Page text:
I currently have some problems to understand why in some cases, parallelization in Java seems infficient. In the following code, I build 4 identical tasks that are executed using a ThreadPool.

On my Core i5 (2 core, 4 thread), if I set the number of workers to 1, the computer needs around 5700ms and use 25% of the processor. If I set the number of workers to 4, then I observe 100% of CPU usage but... the time of computation is the same: 5700ms, while I expect it to be 4 times lower.

Why? Is it normal?

(Of course my real task is more complicated, but the example seems to reproduce the problem). Thank you by advance for your answers.

Here is the code:

public class Test {

public static void main(String[] args) {
    int nb_workers=1;
    ExecutorService executor=Executors.newFixedThreadPool(nb_workers);
    long tic=System.currentTimeMillis();
    for(int i=0; i<4;i++){
        WorkerTest wt=new WorkerTest();
    try {
        executor.awaitTermination(1000, TimeUnit.SECONDS);
    } catch (InterruptedException e) {e.printStackTrace();}

public static class WorkerTest implements Runnable {
    public void run()  {
        double[] array=new double[10000000];
        for (int i=0;i<array.length;i++){
  • Just to verify, when you say "set the number of workers" are you referring to the number of threads in the executor service, the number of tasks submitted to the executor service, or both?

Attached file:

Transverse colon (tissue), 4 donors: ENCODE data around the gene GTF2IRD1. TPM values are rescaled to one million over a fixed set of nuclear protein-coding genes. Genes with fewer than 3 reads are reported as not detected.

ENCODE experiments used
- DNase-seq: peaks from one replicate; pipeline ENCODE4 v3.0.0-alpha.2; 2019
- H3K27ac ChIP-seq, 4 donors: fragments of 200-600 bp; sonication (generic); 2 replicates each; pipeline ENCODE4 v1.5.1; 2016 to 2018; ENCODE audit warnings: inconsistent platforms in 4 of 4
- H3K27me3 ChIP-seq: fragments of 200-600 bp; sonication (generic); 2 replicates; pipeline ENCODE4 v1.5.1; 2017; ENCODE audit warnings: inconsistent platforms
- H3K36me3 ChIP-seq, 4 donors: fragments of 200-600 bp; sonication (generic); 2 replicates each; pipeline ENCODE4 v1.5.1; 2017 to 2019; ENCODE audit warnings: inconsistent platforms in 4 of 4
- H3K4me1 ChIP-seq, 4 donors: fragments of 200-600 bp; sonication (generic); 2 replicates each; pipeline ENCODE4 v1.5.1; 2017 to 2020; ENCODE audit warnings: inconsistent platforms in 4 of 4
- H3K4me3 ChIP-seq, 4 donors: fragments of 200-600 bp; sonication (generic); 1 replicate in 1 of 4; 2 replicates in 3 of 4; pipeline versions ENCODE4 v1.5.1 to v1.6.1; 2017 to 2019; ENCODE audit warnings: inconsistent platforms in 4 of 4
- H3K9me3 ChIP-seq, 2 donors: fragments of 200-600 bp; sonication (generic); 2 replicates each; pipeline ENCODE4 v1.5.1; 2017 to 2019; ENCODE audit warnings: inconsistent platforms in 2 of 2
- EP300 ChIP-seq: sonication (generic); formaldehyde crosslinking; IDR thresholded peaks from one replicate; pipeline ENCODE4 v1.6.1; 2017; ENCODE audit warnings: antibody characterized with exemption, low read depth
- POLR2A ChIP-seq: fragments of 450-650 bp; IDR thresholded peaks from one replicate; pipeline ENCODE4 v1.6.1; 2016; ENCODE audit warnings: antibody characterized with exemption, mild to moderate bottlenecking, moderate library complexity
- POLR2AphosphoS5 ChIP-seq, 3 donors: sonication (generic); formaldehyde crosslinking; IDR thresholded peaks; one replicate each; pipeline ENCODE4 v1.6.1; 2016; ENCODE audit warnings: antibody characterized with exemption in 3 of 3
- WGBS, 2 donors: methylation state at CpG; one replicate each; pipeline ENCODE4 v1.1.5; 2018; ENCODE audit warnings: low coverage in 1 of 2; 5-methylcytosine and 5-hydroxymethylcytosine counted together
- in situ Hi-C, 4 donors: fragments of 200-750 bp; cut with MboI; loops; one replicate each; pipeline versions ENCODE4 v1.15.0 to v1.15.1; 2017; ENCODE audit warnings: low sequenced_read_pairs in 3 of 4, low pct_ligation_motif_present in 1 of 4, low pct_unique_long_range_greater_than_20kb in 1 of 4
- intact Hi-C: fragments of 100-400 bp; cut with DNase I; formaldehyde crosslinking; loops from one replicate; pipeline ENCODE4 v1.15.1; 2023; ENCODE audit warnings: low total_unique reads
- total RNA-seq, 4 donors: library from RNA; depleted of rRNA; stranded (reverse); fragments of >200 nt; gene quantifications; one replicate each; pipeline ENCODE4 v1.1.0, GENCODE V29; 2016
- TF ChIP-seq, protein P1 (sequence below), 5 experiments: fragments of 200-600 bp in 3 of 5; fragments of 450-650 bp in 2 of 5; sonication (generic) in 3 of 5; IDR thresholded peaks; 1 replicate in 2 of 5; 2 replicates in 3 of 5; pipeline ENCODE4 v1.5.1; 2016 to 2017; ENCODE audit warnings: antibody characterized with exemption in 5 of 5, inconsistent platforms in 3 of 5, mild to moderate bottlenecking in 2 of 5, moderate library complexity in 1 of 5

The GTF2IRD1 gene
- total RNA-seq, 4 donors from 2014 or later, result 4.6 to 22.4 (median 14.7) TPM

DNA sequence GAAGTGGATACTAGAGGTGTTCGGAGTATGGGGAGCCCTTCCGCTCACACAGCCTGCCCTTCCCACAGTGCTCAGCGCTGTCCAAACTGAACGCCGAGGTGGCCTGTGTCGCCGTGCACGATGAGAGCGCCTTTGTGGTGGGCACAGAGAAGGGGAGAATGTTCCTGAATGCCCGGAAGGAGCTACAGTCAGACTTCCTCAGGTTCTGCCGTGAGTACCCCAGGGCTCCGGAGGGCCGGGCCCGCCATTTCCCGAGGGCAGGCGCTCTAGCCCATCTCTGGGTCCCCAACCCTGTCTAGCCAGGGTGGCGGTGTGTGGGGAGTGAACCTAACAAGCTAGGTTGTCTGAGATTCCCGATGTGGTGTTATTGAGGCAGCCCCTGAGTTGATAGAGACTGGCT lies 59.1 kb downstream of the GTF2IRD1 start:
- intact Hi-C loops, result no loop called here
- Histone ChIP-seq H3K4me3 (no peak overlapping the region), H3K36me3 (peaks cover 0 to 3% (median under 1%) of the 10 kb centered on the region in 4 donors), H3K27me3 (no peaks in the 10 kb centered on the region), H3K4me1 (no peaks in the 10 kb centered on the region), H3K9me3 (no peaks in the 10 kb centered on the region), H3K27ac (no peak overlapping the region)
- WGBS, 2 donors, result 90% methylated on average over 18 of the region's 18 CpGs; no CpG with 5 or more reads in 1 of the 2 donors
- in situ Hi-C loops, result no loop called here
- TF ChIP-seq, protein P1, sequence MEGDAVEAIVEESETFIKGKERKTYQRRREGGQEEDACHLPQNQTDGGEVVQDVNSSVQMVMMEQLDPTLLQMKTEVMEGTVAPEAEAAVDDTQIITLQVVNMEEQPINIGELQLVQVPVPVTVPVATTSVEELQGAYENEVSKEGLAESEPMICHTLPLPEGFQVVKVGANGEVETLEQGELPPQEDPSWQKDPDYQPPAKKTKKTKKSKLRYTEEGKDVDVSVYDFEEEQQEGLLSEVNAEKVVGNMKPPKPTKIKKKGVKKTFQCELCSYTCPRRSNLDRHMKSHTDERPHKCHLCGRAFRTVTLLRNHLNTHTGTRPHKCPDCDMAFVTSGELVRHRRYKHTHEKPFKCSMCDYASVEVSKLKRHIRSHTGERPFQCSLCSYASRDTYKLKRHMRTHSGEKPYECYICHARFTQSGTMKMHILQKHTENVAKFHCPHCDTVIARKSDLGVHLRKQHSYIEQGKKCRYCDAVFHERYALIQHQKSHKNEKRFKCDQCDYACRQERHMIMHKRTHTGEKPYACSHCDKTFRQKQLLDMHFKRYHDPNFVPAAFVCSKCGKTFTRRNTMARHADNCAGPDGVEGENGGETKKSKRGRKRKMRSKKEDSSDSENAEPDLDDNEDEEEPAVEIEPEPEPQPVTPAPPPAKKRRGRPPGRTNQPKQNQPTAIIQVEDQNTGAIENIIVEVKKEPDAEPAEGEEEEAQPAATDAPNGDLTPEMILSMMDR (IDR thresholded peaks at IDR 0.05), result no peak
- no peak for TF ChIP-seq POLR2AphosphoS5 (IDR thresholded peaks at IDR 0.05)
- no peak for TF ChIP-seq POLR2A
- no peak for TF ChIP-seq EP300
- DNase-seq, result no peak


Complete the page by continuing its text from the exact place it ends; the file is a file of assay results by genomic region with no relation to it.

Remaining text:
– Alex
    May 14 '14 at 19:27
  • I think he's obviously talking about the hard coded 4 in the for loop.
    – pamphlet
    May 14 '14 at 19:29
  • I am referring to the number of threads in the executor service. The number of tasks submitted stays the same (4). May 14 '14 at 19:30
  • I think it's equally likely he could be referring to the nb_workers variable.
    – Alex
    May 14 '14 at 19:30
  • Fair enough, my mistake.
    – pamphlet
    May 14 '14 at 19:30

The clue is that you are calling Math.random which uses a single global instance of Random. So, all your 4 threads compete for the one resource.

Using a thread local Random object will make your execution really parallel:

Random random = new Random();
double[] array = new double[10000000];
for (int i = 0; i < array.length; i++) {
    array[i] = Math.tanh(random.nextDouble());
  • Thanks a lot! This was the point, it seems! I fall down to 1700ms. May 14 '14 at 19:35
  • …and using a thread-local Random allows a decent JVM to optimize away the entire operation as it has no global side effect anymore, which will give a real speedup once it happened. But after that, parallelization won’t accelerate it further.
    – Holger
    May 15 '14 at 8:01

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